26/01/2017 12:54 SAST | Updated 26/01/2017 15:24 SAST

Yes We Have A War Room But We Could Only Wish For R50m, Say ANC Members

ANC members say there was nothing sinister about the party's election war room. And other organisations also use war rooms.

Gallo Images / Thapelo Maphakela
ANC supporters protest outside the Middelburg Magistrate's Court last year.

ANC members have confirmed that the organisation did indeed have a war room in the run up to the 2016 municipal elections but maintain that there was no covert "paid Twitter" operation.

We have always had a war room leading to every election - ANC source

Three sources from the organisation have told the Huffington Post that they have routinely ran "War Room" operations before elections simply to mobilise support and to get an understanding of the situation on the ground.

"There is nothing sinister about having a war room. We have always had a war room leading to every election. The only thing that has to be clarified is the allegation of R50 million. We could only wish for such an amount to be spent on a campaign. If it is true, we need to understand where it comes from," said a source within the party's National Executive Committee (NEC).

A second source who was part of the election team said the war room serves different functions for the organisation. He also denied the allegations that the party had had R50 million to spend on a covert operation to tarnish the image of other parties because they hadn't had that much to spend on the full election campaign.

The second source said the party focuses chunks of its budget on rallies.

"I was part of the election team of the ANC and not even a fraction of that money registered. The ANC spends money on rallies. It will say we are giving Tshwane 100 buses, one will cost R3,000 to go to Joburg and that will be R300,000. It will do the same for the other regions and provinces. It will spend money on the T-shirts coupled with service providers for water. It would be impossible to channel so much money to such a project," said the source.

The use of "war rooms" is not new, as they are often used by a business or organisation to direct a specific strategy. The government also uses the term when talking about massive projects. In 2014 government set one up to help Eskom turn the corner. At the time, Cabinet devised a five-point plan to deal with the electricity crisis and set up a war room to implement it.

The Gauteng government has also set up a service delivery war room which was aimed at changing the way government serves the people.

The war room and covert "paid Twitter" campaign allegations emerged in a civil court case this week. Businessman Shaka Sisulu and ANC general manager Ignatius Jacobs are accused of running a covert operation to discredit other party leaders during the run-up to last year's local government elections. The party has been fielding questions after businesswoman Sihle Bolani approached the Johannesburg High Court to compel the organisation to pay her R2 million for work she did before the elections. Bolani outlined the campaign in her court papers, claimed she was part of a R50 million covert operation called the War Room which included a social media campaign to tweet and retweet messages, and fake posters of political opponents to drive a smear campaign against opposition parties. In her affidavit, Bolani said Sisulu and a businessman, Joseph Nkadimeng, were to provide the funds for the operation.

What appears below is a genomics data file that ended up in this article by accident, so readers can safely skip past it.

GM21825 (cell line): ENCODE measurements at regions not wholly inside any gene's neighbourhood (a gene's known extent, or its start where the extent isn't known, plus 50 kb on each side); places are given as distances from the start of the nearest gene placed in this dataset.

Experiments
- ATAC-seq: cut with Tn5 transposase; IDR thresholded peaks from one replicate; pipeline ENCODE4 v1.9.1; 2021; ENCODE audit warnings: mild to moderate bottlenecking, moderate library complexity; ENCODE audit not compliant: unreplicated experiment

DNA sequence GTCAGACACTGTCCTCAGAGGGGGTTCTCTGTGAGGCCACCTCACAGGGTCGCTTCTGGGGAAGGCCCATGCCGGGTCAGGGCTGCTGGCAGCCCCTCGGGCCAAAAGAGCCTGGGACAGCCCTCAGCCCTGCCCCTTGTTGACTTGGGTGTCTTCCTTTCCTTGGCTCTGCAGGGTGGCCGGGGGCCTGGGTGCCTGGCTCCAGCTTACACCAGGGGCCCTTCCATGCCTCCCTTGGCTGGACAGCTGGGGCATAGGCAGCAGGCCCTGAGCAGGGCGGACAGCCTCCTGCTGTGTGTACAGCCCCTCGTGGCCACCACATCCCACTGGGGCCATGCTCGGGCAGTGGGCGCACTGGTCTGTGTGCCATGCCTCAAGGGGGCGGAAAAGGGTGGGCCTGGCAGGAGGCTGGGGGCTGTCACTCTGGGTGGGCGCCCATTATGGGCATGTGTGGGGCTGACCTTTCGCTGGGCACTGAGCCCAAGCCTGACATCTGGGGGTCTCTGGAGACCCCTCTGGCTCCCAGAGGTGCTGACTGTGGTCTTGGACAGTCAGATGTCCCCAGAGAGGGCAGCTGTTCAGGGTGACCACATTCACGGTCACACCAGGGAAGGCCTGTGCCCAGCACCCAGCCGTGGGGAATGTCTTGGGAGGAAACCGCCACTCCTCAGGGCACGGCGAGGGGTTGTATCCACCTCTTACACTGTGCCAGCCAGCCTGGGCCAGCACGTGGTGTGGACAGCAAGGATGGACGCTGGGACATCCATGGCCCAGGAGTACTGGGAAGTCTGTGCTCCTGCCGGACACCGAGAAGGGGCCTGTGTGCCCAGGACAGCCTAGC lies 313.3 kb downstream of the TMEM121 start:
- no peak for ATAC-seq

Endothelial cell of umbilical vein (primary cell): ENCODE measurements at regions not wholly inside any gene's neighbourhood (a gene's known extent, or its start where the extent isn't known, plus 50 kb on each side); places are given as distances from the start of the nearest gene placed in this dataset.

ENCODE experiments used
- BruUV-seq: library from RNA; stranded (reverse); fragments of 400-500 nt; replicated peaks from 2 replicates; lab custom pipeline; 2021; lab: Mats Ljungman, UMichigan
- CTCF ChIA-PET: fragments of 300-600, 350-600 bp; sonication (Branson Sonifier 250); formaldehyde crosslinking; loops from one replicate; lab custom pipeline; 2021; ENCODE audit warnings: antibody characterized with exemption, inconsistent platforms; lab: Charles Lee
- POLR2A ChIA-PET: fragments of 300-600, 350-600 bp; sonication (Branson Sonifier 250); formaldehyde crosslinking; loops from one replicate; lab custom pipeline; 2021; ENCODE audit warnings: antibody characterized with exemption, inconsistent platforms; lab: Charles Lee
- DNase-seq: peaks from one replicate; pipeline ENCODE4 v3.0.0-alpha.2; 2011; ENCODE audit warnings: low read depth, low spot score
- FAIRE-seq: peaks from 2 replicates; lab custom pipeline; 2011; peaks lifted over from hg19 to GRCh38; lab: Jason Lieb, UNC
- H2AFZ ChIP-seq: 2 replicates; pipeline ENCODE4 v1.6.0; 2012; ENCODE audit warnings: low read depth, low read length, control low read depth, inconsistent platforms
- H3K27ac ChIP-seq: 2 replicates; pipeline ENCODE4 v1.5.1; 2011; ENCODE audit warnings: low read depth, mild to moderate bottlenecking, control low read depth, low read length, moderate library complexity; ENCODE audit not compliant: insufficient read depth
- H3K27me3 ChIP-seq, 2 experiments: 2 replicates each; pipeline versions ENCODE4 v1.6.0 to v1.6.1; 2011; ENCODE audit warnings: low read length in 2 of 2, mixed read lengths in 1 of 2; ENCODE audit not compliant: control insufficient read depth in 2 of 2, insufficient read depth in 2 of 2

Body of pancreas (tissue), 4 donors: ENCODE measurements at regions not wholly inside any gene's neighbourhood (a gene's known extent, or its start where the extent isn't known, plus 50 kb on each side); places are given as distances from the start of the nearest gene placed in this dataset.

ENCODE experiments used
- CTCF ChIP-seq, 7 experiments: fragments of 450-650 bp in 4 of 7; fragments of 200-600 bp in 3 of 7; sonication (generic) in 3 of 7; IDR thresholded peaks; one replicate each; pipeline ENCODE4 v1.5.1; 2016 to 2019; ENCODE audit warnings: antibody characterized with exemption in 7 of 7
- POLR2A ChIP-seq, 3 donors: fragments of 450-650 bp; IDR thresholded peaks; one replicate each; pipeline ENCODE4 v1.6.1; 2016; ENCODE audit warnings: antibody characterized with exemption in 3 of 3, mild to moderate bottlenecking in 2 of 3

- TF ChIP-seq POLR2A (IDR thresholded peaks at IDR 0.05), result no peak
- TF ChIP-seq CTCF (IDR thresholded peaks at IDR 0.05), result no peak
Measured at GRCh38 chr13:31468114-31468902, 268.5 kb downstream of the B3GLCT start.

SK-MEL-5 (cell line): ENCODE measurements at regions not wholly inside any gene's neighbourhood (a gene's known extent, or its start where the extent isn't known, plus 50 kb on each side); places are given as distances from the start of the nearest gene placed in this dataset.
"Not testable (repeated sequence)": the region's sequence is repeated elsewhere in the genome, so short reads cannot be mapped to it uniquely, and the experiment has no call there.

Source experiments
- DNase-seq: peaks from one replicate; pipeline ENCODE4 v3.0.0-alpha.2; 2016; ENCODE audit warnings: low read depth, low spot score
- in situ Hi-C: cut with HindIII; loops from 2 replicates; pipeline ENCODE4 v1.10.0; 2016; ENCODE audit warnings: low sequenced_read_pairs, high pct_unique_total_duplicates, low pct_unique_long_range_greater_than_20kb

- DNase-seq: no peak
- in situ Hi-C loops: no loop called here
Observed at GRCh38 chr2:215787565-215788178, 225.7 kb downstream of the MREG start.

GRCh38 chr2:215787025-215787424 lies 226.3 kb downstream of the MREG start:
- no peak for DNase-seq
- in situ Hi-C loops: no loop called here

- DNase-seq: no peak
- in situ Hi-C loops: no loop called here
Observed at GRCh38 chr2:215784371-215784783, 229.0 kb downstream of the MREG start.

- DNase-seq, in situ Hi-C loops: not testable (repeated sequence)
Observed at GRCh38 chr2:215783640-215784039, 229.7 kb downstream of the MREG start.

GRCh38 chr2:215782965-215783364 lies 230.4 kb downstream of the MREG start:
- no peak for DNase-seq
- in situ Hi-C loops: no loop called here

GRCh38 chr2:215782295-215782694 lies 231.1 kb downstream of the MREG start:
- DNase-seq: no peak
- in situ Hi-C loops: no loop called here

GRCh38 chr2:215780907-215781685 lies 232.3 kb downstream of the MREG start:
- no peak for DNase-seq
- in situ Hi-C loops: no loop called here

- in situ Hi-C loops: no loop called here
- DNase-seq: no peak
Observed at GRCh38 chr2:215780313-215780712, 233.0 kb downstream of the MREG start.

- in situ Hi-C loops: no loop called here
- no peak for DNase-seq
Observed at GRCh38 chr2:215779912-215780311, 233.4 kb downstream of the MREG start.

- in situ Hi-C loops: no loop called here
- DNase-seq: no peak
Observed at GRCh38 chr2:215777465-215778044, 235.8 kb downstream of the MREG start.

Bolani said she was approached by Nkadimeng for the project. She said after months of trying to get the party to settle the bill, party general manager Ignatius Jacobs agreed to R1 million, which ultimately wasn't paid.

The party has distanced itself from the two and added that it did not authorise such a project. Sisulu has also said there is not truth to the allegations.

The second source said all political parties have similar operations which help with preparations and getting to understand where the organisation stands leading into elections.

"There is nothing different. The DA has it as well. There will be slightly different similarities. The ANC, for instance, doesn't pay a company to put up posters but the DA puts aside money for a company to do that. The ANC uses its members and volunteers. The ANC doesn't spend money on election machinery because most of the people who work are volunteers from the organisation. They are trying to brand the ANC as this extravagant organisation which is not the case."

That girl is an agent who is just trying to disrupt and cause trouble

A third source echoed the sentiments saying Bolani was just trying to cause trouble for the organisation. "That girl is an agent who is just trying to disrupt and cause trouble. It's true that the party has a war room for elections, that's what political parties do to prepare."

Professor Susan Booysen from the Wits School of Governance says the term has become fashionable for people when they speak about strategic operations. She added that political parties and government use the term loosely.

"I don't read much into the term war room; what is of importance is what happens inside. I don't think there is any political party that doesn't have operations that amount to something like a war room. It's all about what goes on and how underhanded those operations are that is of importance, no matter what they call it," she said.

A member of the DA has confirmed that the party also has a war room and that the party outsources a company to distribute and place its posters.

"They hire a company to put up the posters and there is also a comms person who takes care of a ward. They ensure that everything runs smoothly. The comms people from the different areas meet up regularly to map the strategies that will work for the organisation," said the source.